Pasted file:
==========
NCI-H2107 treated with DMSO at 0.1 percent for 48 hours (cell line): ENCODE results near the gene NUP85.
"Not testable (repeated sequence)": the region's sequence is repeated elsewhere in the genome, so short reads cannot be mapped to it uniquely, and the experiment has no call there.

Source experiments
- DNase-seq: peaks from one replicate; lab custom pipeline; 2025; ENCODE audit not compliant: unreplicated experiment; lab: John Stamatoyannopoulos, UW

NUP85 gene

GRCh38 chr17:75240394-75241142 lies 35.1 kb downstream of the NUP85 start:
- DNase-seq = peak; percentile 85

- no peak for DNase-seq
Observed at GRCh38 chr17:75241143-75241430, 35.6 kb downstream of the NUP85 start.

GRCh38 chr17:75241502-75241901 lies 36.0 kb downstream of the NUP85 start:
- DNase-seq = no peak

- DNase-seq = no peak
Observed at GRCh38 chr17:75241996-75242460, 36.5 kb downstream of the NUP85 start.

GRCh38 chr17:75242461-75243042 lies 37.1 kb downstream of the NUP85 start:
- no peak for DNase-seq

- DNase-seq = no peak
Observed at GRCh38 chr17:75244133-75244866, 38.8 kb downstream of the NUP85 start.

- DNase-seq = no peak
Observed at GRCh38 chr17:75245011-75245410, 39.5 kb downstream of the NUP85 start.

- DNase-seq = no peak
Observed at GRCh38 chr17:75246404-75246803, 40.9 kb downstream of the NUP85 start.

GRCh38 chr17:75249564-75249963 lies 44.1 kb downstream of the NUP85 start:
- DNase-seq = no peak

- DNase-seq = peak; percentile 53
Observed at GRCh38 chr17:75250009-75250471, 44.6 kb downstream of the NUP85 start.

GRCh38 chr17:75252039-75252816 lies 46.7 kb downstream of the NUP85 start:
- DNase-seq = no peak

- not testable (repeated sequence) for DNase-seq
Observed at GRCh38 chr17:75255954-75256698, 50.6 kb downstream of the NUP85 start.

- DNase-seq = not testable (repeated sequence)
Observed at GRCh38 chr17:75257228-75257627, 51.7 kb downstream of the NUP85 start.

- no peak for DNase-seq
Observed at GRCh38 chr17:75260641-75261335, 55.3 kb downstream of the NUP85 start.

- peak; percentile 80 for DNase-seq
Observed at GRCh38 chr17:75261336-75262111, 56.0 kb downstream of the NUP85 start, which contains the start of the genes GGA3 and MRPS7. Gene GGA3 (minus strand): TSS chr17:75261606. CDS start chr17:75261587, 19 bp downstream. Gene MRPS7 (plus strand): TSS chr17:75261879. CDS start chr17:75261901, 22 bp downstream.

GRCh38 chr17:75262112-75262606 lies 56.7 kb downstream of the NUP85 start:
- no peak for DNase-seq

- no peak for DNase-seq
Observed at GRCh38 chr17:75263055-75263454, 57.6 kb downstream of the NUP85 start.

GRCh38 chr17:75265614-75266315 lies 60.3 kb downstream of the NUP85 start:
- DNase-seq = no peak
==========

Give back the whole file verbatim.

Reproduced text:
NCI-H2107 treated with DMSO at 0.1 percent for 48 hours (cell line): ENCODE results near the gene NUP85.
"Not testable (repeated sequence)": the region's sequence is repeated elsewhere in the genome, so short reads cannot be mapped to it uniquely, and the experiment has no call there.

Source experiments
- DNase-seq: peaks from one replicate; lab custom pipeline; 2025; ENCODE audit not compliant: unreplicated experiment; lab: John Stamatoyannopoulos, UW

NUP85 gene

GRCh38 chr17:75240394-75241142 lies 35.1 kb downstream of the NUP85 start:
- DNase-seq = peak; percentile 85

- no peak for DNase-seq
Observed at GRCh38 chr17:75241143-75241430, 35.6 kb downstream of the NUP85 start.

GRCh38 chr17:75241502-75241901 lies 36.0 kb downstream of the NUP85 start:
- DNase-seq = no peak

- DNase-seq = no peak
Observed at GRCh38 chr17:75241996-75242460, 36.5 kb downstream of the NUP85 start.

GRCh38 chr17:75242461-75243042 lies 37.1 kb downstream of the NUP85 start:
- no peak for DNase-seq

- DNase-seq = no peak
Observed at GRCh38 chr17:75244133-75244866, 38.8 kb downstream of the NUP85 start.

- DNase-seq = no peak
Observed at GRCh38 chr17:75245011-75245410, 39.5 kb downstream of the NUP85 start.

- DNase-seq = no peak
Observed at GRCh38 chr17:75246404-75246803, 40.9 kb downstream of the NUP85 start.

GRCh38 chr17:75249564-75249963 lies 44.1 kb downstream of the NUP85 start:
- DNase-seq = no peak

- DNase-seq = peak; percentile 53
Observed at GRCh38 chr17:75250009-75250471, 44.6 kb downstream of the NUP85 start.

GRCh38 chr17:75252039-75252816 lies 46.7 kb downstream of the NUP85 start:
- DNase-seq = no peak

- not testable (repeated sequence) for DNase-seq
Observed at GRCh38 chr17:75255954-75256698, 50.6 kb downstream of the NUP85 start.

- DNase-seq = not testable (repeated sequence)
Observed at GRCh38 chr17:75257228-75257627, 51.7 kb downstream of the NUP85 start.

- no peak for DNase-seq
Observed at GRCh38 chr17:75260641-75261335, 55.3 kb downstream of the NUP85 start.

- peak; percentile 80 for DNase-seq
Observed at GRCh38 chr17:75261336-75262111, 56.0 kb downstream of the NUP85 start, which contains the start of the genes GGA3 and MRPS7. Gene GGA3 (minus strand): TSS chr17:75261606. CDS start chr17:75261587, 19 bp downstream. Gene MRPS7 (plus strand): TSS chr17:75261879. CDS start chr17:75261901, 22 bp downstream.

GRCh38 chr17:75262112-75262606 lies 56.7 kb downstream of the NUP85 start:
- no peak for DNase-seq

- no peak for DNase-seq
Observed at GRCh38 chr17:75263055-75263454, 57.6 kb downstream of the NUP85 start.

GRCh38 chr17:75265614-75266315 lies 60.3 kb downstream of the NUP85 start:
- DNase-seq = no peak